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How You Can Tackle Workplace Sexism in Your Startup

By: SmallBizClub

 

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There’s a running joke in Silicon Valley called “The Dave Rule.” It goes a little something like this: in order to ensure your startup has proper gender balance, there must be at least as many women on your team as there are men named Dave. Funny, right? 

 
It might be—if it didn’t also point to an uncomfortable truth about the tech industry. There’s honestly no way to put this delicately, so I’m just going to come right out and say it: tech has an extremely obvious problem with gender dynamics and sexism. For all the awesome stuff its developed, it seems that many of tech’s top personalities are still stuck in the 18th century. 
 
 
You get the idea. 
 
 
“Silicon Valley,” writes Newsweek’s Nina Burleigh, “is the sort of place where one of the valley’s “most-eligible bachelors,” Gurbaksh Chahal—an entrepreneur with companies valued at hundreds of millions of dollars—is shown on a home security video beating his girlfriend for half an hour.  It’s a community in which the porn-inspired, “drading” college tweets of Evan Spiegel, the CEO of Snapchat, go public; where a CEO’s history of domestic violence has no repercussions but female executives get fired for tweeting about sexist jokes they overhear.” 
 
Alright. Now that we’ve established tech has a problem with women, let’s talk about how we can start working towards a solution. Or more specifically, how you can start doing so as an entrepreneur.
 
How can you make your startup more gender-inclusive? 
 
Step One: Stop Treating Women Differently
 
The enduring belief appears to be that women are somehow inherently “different” from men; that female entrepreneurs, programmers, and developers are some sort of anomaly in tech. They aren’t, and they shouldn’t be. A female programmer should not be treated any differently from a male one; your first step, then, should be to stop using gender-specific terms. 
 
Believe it or not, it actually works.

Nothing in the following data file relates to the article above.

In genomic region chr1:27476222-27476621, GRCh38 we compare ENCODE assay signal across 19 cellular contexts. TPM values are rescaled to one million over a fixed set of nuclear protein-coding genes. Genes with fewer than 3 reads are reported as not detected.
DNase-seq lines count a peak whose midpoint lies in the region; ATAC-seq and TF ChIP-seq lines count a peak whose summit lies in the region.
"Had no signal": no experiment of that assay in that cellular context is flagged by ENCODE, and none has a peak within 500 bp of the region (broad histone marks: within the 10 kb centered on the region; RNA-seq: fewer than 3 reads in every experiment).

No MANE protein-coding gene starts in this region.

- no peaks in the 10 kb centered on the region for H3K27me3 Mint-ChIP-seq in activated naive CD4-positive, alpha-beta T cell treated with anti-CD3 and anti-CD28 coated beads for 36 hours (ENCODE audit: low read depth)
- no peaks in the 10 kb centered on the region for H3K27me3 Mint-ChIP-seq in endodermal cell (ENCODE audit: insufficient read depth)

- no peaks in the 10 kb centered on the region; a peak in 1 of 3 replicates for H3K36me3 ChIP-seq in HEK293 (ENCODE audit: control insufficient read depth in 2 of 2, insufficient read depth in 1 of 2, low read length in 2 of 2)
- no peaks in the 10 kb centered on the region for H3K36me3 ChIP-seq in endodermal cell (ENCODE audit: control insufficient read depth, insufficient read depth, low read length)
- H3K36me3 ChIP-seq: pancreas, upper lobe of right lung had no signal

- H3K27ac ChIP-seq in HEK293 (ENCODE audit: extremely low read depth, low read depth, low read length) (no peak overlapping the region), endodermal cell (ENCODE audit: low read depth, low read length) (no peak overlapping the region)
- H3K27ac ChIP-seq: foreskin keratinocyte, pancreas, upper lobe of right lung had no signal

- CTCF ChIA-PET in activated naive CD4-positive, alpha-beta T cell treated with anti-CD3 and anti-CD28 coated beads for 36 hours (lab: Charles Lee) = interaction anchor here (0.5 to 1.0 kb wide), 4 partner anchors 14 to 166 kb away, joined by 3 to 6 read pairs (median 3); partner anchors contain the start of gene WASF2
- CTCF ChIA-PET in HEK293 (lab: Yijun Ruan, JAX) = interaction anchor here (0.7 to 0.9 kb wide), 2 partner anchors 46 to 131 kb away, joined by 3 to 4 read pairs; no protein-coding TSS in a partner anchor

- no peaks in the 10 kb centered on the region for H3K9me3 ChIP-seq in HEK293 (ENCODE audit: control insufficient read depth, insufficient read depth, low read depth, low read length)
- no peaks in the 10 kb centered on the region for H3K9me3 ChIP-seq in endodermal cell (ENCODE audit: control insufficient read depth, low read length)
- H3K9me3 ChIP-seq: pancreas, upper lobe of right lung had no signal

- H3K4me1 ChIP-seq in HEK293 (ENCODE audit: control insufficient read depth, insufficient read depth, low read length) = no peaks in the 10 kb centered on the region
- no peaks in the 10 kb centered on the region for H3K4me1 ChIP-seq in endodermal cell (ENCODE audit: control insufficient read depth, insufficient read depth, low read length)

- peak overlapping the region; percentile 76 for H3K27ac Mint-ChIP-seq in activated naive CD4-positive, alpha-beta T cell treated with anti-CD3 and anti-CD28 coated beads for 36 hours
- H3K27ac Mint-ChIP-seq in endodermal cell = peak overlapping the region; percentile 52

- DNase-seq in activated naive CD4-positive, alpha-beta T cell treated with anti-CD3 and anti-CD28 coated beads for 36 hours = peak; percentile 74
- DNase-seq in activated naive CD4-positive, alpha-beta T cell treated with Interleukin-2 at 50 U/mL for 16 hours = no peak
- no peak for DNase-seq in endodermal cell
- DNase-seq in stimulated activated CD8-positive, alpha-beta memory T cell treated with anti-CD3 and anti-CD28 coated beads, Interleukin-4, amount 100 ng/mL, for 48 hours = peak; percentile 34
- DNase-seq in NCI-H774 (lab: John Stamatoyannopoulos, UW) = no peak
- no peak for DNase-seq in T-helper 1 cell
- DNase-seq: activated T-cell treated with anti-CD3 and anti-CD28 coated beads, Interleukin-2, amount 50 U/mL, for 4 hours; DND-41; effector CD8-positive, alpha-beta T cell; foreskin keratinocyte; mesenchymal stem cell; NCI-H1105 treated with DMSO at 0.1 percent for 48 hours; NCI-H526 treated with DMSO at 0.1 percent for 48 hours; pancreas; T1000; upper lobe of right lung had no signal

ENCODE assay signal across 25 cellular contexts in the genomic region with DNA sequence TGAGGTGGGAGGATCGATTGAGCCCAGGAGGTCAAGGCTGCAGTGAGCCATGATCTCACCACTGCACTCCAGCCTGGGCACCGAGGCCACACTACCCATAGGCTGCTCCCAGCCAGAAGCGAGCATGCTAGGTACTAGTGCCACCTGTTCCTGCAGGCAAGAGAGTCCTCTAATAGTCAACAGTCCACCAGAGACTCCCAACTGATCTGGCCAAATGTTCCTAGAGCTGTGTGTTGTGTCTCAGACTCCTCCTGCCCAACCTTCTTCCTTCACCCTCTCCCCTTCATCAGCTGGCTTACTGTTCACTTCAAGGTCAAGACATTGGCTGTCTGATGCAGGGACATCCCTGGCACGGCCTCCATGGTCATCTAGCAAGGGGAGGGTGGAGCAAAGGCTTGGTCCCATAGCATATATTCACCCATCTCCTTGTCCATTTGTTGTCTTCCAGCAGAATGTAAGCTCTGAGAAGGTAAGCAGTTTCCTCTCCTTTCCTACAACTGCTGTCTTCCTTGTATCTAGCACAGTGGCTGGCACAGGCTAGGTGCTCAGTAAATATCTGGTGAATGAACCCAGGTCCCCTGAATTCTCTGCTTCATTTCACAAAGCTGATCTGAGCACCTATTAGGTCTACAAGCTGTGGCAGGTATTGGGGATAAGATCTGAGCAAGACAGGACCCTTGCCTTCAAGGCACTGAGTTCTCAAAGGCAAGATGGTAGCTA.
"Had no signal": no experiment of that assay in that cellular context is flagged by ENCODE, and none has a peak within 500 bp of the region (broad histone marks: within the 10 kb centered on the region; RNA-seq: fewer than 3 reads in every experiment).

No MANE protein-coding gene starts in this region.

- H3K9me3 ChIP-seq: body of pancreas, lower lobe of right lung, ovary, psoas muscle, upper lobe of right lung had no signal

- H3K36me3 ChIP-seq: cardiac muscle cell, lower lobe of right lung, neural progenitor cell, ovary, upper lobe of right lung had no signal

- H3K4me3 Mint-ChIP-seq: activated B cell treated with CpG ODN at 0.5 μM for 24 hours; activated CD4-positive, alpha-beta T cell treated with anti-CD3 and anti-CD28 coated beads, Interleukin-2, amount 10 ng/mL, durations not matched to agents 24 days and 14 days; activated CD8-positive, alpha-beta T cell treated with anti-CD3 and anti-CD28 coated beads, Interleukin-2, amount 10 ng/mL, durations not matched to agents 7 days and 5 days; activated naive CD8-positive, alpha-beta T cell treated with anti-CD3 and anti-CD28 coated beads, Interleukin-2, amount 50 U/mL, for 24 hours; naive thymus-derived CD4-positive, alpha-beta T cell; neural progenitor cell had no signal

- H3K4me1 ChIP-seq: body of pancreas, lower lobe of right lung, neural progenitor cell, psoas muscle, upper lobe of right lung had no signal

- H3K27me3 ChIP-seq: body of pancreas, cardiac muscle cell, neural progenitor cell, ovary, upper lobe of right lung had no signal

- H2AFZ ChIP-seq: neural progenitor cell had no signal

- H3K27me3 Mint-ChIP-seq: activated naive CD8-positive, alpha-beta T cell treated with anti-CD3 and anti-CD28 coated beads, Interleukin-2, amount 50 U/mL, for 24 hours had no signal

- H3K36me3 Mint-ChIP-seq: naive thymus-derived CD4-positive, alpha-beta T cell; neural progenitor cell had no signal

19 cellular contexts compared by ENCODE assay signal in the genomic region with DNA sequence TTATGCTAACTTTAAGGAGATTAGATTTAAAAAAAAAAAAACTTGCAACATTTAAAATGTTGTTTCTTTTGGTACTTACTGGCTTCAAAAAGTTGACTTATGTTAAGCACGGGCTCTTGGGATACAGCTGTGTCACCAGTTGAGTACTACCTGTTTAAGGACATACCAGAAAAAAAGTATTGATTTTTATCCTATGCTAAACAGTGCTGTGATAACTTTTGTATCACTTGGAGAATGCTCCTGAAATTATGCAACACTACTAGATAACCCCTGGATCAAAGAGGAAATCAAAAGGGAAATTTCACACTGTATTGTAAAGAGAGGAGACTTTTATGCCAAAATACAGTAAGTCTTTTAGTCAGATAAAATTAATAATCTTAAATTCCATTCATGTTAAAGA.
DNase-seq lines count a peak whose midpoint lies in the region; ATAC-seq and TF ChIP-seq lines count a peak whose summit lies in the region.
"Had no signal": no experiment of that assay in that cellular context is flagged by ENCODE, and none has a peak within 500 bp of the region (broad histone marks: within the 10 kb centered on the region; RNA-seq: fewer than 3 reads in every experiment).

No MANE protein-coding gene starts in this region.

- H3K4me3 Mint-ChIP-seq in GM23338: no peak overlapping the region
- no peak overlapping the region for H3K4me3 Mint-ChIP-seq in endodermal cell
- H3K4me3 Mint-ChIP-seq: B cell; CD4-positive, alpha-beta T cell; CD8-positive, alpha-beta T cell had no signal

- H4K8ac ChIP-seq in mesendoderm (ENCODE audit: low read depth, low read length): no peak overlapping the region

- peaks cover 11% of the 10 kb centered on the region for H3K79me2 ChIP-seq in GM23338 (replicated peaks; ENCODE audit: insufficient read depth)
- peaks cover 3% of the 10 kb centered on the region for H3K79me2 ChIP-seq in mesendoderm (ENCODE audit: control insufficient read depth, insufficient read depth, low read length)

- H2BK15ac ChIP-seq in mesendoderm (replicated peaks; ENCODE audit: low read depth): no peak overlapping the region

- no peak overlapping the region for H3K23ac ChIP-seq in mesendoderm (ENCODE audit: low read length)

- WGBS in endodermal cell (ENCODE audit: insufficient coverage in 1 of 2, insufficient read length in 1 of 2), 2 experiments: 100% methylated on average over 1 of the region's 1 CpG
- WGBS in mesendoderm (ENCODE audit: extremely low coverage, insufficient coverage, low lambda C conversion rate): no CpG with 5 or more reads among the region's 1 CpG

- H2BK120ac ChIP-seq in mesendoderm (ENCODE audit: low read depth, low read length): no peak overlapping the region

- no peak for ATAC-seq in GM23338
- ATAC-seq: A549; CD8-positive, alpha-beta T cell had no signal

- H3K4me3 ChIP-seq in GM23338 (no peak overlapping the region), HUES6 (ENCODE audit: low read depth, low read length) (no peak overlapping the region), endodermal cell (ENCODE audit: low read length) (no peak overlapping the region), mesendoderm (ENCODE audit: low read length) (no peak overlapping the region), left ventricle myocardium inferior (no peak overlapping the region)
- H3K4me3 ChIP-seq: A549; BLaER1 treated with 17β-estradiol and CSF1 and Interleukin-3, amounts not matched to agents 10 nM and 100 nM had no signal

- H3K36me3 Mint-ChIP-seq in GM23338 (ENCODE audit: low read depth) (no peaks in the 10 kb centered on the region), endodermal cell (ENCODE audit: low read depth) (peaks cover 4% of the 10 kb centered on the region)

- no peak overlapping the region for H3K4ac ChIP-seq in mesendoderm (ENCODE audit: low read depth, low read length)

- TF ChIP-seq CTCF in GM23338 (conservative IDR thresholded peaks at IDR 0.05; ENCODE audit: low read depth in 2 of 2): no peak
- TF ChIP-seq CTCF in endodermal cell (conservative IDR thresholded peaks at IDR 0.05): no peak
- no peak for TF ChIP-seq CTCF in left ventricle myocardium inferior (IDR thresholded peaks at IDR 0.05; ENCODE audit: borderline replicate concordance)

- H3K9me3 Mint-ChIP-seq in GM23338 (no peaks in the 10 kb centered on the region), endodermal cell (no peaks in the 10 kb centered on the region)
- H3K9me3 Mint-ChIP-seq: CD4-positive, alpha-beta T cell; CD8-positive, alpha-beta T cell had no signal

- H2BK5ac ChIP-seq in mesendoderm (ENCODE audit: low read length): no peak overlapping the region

“I asked our business development lead to remove gender-specific pronouns from his initial descriptions of the company and me,” explains the anonymous contributor we mentioned earlier. “Instead, I asked him to say things like “This CEO is exceptional. I’ve never seen an entrepreneur work so hard.” The longer we went without mentioning my gender, it turned out, the further the conversations progressed.” 
 
Step Two: Educate Your Employees
 
One of the biggest challenges facing you as a founder isn’t just changing how you think—it’s changing how your employees think. As noted by Rory Carroll of The Guardian, that’s easier said than done. Not to paint everyone with the same brush, but many of the geekier, more technically oriented men in the industry aren’t exactly well-versed in approaching women.
 
“One manager of a 20-strong software engineering team at a well-known company said he would like to hire more women, but his only female worker moved to another project,” explains Carroll. “Socially awkward geeks struggled to make accomplished female coders feel welcome. Some of the younger ones especially have a hard time relating to women as people.” 
 
Educate them. There are tons of courses on workplace sensitivity, diversity, and harassment online. Choose one that fits your business, and make it a point to have your employees complete it. 
 
Step Three: Institute Harassment Policies and Stick to Them
 
Last, but certainly not least, if you encounter harassment in the workplace, you need to stamp it out as quickly as possible. Institute a set of clearly established, readily available harassment policies, and make sure they’re properly enforced. Someone who makes a sexist comment should be instructed on why that sort of conduct is unacceptable.
 
A repeat offender should either be subjected to further sensitivity training, or simply let go. It may sound a little harsh, but that’s the only way we’re going to bring about change. People need to be made to understand that tech isn’t just for men. 
 
In Closing
 
Now, at this point, it’s worth noting that tech’s diversity woes extend far beyond a simple gender divide, and the problem’s a whole lot more complicated than we’ve made it out to be here. This piece is simply a guide on how you can make your own startup a little bit more welcoming an environment. That’s all it should be taken as; it’s not a treatise on how we can completely solve sexism in Silicon Valley, nor is it a manifesto on tech’s diversity problems.
 
But perhaps if every startup followed the steps here, we might be a bit closer to a solution. 
 
“I look forward to the day when my gender does not affect how people view my business,” writes the anonymous contributor. “In the meantime, if women in tech are going to lean in, as Sheryl Sandberg exhorts us, we also must armor up.” 
 
Author: Renata Magurdumov is responsible for overseeing overall marketing and public relations efforts at ColoGuard.
Published: April 14, 2015
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